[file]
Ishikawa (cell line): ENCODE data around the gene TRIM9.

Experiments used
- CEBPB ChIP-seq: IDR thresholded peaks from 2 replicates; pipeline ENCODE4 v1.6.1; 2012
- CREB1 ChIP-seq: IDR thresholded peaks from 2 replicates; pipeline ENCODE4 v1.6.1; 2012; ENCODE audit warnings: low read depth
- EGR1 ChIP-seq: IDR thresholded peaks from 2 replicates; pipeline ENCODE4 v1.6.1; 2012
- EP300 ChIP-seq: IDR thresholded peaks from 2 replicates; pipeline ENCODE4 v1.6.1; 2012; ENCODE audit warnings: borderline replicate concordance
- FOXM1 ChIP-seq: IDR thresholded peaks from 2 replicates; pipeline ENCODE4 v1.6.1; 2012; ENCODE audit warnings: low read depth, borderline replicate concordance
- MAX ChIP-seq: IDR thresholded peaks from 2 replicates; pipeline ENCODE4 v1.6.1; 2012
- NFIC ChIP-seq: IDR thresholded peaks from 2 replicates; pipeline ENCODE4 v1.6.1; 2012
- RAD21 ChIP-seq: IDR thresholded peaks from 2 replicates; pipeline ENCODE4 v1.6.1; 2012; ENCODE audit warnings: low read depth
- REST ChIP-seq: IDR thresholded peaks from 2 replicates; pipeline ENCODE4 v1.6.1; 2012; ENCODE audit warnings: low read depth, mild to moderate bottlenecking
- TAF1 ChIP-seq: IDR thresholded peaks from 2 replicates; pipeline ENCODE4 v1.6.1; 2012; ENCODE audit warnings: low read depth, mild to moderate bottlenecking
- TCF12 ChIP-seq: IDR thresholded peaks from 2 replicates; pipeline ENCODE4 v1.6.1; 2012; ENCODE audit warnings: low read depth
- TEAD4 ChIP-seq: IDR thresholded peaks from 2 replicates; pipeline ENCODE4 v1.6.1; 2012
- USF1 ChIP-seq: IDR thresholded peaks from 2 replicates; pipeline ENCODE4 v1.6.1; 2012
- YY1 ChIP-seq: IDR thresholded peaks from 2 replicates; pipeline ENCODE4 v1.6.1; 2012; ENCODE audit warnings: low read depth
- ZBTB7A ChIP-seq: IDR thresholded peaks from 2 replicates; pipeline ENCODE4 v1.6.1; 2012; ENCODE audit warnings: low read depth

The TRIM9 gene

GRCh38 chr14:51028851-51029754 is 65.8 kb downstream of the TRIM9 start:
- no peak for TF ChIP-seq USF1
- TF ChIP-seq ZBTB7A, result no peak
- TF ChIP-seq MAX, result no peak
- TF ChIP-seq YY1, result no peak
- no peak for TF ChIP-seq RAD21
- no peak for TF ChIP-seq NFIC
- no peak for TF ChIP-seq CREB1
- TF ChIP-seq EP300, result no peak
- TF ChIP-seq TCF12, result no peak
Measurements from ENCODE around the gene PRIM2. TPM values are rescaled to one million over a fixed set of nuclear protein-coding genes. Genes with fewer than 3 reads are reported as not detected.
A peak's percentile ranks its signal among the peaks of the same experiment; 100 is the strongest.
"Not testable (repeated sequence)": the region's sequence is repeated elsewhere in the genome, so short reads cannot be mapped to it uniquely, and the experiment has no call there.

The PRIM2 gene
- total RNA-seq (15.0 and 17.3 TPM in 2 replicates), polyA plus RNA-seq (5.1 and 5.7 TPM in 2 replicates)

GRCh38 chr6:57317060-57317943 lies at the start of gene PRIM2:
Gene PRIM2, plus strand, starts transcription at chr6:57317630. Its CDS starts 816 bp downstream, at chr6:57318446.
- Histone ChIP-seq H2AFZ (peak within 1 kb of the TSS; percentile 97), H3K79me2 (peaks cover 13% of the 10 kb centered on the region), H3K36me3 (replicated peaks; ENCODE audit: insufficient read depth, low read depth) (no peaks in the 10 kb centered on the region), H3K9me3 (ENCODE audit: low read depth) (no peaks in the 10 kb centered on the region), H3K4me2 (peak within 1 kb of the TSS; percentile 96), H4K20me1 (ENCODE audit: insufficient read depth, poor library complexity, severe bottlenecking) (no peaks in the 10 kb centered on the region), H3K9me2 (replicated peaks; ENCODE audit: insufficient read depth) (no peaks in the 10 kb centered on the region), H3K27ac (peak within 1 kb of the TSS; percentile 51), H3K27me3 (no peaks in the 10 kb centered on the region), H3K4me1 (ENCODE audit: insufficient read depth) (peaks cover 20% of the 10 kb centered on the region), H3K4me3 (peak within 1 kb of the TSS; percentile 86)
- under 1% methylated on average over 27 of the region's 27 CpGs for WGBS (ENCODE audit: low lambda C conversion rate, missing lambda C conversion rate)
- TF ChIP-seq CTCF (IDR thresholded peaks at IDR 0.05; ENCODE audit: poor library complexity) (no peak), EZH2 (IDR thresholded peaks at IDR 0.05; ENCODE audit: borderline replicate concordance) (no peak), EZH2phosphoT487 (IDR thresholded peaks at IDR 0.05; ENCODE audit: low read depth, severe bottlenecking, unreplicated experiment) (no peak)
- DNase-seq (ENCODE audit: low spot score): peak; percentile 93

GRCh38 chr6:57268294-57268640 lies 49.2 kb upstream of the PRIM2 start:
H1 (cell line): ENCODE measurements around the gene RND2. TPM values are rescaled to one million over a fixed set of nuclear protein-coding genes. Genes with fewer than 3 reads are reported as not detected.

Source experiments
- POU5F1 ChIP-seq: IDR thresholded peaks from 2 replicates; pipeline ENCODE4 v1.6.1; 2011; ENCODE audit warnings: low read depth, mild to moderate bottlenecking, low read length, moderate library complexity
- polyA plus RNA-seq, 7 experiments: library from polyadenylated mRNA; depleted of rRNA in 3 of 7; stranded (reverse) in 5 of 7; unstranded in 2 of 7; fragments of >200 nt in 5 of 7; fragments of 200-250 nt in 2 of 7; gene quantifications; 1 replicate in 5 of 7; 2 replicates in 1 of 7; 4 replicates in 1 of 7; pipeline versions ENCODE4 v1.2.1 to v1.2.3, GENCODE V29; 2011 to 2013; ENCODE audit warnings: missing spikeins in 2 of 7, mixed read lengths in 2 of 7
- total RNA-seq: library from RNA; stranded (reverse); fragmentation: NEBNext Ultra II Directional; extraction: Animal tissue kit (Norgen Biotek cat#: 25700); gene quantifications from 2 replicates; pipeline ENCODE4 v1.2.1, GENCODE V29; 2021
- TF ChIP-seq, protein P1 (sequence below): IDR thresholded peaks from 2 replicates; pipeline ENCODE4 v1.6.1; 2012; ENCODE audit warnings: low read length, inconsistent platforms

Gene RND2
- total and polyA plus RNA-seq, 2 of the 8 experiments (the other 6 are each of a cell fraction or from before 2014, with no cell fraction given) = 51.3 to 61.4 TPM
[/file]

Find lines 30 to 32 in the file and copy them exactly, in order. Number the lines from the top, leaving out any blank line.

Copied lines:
A peak's percentile ranks its signal among the peaks of the same experiment; 100 is the strongest.
"Not testable (repeated sequence)": the region's sequence is repeated elsewhere in the genome, so short reads cannot be mapped to it uniquely, and the experiment has no call there.

The PRIM2 gene